• Cost: $13 per month; $60 for the first six months; $100 for the first year (plus three free months)
  • Number of servers & locations: 3,000+; 160 locations across 94 countries
  • Clients supported: Windows, MacOS, Linux, iOS, Android, Kindle Fire, Apple TV, Routers
  • Number of simultaneous connections: Up to five (but you can have more if you install ExpressVPN on your router)
  • Special features: Free cloud backup, split tunneling

ExpressVPN’s “#1 Trusted Leader in VPN” claim may be a bit difficult to prove, but the service offers a compelling list of features nonetheless. It also constantly tries to make regular improvements in speed and simultaneous streaming capabilities, and with support for all major platforms (Windows, MacOS, Android, etc.), you won’t need to worry about compatibility. ExpressVPN shows up on a number of best VPN lists, including our list of the best VPN for Linux and the best VPN for Windows, so its relatively high prices seem justified.

The more than 3,000 servers are all well placed throughout common travel destinations and urban centers. Any package will land you high-speed unlimited bandwidth and 24-hour customer service. With so many features, including bypassing ISP throttling, free cloud data backup, and split tunneling, it’s no wonder this vendor is considered the best VPN by many users — although you should note that ExpressVPN only supports up to five simultaneous connections with a single subscription, which is the lowest number of the services on our list.

But they also provide a workaround of sorts for that: If you install ExpressVPN on your router, your router can protect all of your devices (as the router itself only counts as one device towards your subscription), regardless of how many other devices are connected to that network hub. This way, you can have well more than five devices protected at once.

Setting up ExpressVPN and connecting to a VPN server was easy enough. Netflix complained about a proxy in use when we used the automatic configuration option, but it worked fine when we manually selected a local U.S. server, so it’s a working Netflix VPN. Amazon Prime Video played just fine, and our other internet tests were completed without issue.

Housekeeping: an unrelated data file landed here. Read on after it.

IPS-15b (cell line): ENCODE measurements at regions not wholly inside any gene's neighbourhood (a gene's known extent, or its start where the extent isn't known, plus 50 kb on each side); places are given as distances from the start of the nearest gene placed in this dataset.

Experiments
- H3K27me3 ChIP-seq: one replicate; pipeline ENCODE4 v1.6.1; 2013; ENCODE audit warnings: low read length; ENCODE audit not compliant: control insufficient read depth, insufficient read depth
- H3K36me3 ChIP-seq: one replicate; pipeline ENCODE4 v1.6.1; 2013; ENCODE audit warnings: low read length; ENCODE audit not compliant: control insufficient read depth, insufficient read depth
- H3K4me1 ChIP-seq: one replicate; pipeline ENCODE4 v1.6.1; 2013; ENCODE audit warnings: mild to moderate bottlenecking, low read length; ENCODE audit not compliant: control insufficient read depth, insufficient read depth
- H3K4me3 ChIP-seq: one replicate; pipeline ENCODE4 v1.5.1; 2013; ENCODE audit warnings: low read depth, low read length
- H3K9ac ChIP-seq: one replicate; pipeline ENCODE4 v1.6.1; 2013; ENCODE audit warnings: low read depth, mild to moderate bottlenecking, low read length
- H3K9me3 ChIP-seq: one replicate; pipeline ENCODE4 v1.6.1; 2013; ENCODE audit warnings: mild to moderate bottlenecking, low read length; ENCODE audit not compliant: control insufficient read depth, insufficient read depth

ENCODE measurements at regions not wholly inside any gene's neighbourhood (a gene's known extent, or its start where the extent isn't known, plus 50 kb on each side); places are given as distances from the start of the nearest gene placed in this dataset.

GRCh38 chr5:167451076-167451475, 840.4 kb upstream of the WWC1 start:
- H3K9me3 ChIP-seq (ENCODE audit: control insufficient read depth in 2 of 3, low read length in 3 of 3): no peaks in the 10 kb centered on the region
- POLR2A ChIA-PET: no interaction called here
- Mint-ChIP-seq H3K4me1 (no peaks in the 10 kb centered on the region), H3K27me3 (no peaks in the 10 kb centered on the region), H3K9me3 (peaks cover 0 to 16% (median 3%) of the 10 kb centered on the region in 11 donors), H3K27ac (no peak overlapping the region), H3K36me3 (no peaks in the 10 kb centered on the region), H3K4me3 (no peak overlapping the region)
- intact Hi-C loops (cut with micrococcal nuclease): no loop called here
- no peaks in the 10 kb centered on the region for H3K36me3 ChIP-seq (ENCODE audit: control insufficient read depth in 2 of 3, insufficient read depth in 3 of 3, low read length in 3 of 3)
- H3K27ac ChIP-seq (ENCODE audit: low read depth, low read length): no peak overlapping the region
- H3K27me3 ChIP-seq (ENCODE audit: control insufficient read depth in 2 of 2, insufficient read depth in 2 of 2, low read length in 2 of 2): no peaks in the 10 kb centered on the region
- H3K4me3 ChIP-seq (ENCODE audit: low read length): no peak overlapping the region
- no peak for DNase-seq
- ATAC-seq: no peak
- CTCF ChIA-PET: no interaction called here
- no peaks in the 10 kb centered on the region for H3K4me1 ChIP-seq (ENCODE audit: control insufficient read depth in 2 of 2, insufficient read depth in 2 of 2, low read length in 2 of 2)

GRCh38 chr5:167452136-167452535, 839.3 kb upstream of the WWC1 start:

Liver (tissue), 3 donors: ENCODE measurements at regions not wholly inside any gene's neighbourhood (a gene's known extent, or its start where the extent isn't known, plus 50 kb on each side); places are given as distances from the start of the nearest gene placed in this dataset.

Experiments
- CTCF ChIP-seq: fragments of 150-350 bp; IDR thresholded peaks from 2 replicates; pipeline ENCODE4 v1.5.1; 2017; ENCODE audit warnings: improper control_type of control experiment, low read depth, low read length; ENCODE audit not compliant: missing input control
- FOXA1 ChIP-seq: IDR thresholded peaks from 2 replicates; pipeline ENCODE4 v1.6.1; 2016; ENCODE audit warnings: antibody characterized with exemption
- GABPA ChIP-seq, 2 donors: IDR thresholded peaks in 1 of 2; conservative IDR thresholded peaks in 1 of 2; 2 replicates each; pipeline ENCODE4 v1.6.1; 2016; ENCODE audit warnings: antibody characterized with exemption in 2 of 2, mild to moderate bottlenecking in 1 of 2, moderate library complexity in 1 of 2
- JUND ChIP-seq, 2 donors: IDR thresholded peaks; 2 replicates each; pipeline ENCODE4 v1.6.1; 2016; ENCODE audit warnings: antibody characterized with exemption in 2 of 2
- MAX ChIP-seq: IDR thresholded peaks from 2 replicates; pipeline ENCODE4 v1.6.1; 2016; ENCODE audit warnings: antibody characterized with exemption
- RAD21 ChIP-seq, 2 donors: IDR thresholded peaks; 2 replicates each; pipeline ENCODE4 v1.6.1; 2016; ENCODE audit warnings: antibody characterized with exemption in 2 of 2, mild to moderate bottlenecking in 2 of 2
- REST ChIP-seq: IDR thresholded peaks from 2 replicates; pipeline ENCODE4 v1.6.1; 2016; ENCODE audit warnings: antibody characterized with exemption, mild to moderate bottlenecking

4. Hotspot Shield

  • Country of registration: United States
  • Cost: $13 per month or $96 per year for Premium plan; $20 per month or $144 per year for Premium Family plan
  • Number of servers & locations: 1,800+; 110+ locations across 80+ countries
  • Clients supported: Windows, MacOS, Linux, iOS, Android, Smart TVs, Routers, Apple TV
  • Number of simultaneous connections: Up to five, or up to 25 with Premium Family plan
  • Special features: Gigabit speeds, free speed-capped basic plan, 45-day money-back guarantee

Speed can be a limiting factor with even the best VPN, and Hotspot Shield — a relatively new player in the virtual private network space — sought to make that problem its main focus. With up to gigabit speeds, we can safely say that Hotspot Shield seems to have succeeded in that endeavor.

The virtual private network was named the fasted VPN in 2019 and 2020 by, too, so that doesn’t appear to be mere marketing. But Hotspot Shield isn’t a one-trick pony and has more to offer than just fast speeds. Its list of features also includes military-grade encryption and unlimited bandwidth (at gigabit speeds, mind you).

Hotspot Shield is also very simple to set up and use, but we’d like to see a little more customization options, such as control over encryption protocols. This is part of the deal you get with this VPN, though, as Hotspot Shield utilizes its own proprietary “Hydra” encryption protocol which the company claims is what makes it so fast. That’s just the nature of this beast, it seems.

Another consideration and a potential drawback is that, as with ExpressVPN, you’re limited to five simultaneous connections per subscription. If you accept these limitations and can deal with some compromises in favor of speed, though — perhaps you’re looking for the best VPN for gaming or the best VPN for Kodi — then Hotspot Shield is an excellent choice that lives up to its promise of speed.

And in the event that you find it’s still not snappy enough for your digital lifestyle, Hotspot Shield also offers a VPN free trial. New subscribers get an extended 45-day money-back refund period, which is the most generous guarantee on our list. There’s also a free VPN plan, although speeds are capped at 2Mbps.

5. Surfshark

  • Country of registration: British Virgin Islands
  • Cost: $13 per month; $39 for the first six months; $65 for the first two years (plus two free months)
  • Number of servers & locations: 3,200; 100+ locations across 65 countries
  • Clients supported: Windows, MacOS, Linux, iOS, Android, Apple TV
  • Number of simultaneous connections: Unlimited
  • Special features: Double VPN hop